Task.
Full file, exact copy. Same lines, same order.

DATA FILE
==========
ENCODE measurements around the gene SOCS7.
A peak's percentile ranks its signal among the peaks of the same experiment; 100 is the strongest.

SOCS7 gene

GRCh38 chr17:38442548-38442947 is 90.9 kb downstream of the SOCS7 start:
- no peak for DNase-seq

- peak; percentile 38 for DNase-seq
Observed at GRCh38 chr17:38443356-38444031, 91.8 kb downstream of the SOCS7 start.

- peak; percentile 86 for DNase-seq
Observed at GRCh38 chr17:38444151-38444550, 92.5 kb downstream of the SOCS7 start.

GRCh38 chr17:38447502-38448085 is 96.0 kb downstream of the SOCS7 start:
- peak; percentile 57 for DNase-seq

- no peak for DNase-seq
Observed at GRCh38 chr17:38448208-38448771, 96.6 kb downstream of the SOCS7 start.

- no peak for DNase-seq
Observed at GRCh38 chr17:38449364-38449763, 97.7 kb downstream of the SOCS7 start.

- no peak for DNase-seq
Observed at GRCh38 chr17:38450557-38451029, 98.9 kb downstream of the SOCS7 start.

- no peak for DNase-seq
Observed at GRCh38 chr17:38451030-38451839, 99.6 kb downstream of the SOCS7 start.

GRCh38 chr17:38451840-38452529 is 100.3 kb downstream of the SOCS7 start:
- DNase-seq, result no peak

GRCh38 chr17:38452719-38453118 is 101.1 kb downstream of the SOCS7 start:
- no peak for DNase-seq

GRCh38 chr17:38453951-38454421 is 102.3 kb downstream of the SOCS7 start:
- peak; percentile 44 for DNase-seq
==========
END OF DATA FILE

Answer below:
ENCODE measurements around the gene SOCS7.
A peak's percentile ranks its signal among the peaks of the same experiment; 100 is the strongest.

SOCS7 gene

GRCh38 chr17:38442548-38442947 is 90.9 kb downstream of the SOCS7 start:
- no peak for DNase-seq

- peak; percentile 38 for DNase-seq
Observed at GRCh38 chr17:38443356-38444031, 91.8 kb downstream of the SOCS7 start.

- peak; percentile 86 for DNase-seq
Observed at GRCh38 chr17:38444151-38444550, 92.5 kb downstream of the SOCS7 start.

GRCh38 chr17:38447502-38448085 is 96.0 kb downstream of the SOCS7 start:
- peak; percentile 57 for DNase-seq

- no peak for DNase-seq
Observed at GRCh38 chr17:38448208-38448771, 96.6 kb downstream of the SOCS7 start.

- no peak for DNase-seq
Observed at GRCh38 chr17:38449364-38449763, 97.7 kb downstream of the SOCS7 start.

- no peak for DNase-seq
Observed at GRCh38 chr17:38450557-38451029, 98.9 kb downstream of the SOCS7 start.

- no peak for DNase-seq
Observed at GRCh38 chr17:38451030-38451839, 99.6 kb downstream of the SOCS7 start.

GRCh38 chr17:38451840-38452529 is 100.3 kb downstream of the SOCS7 start:
- DNase-seq, result no peak

GRCh38 chr17:38452719-38453118 is 101.1 kb downstream of the SOCS7 start:
- no peak for DNase-seq

GRCh38 chr17:38453951-38454421 is 102.3 kb downstream of the SOCS7 start:
- peak; percentile 44 for DNase-seq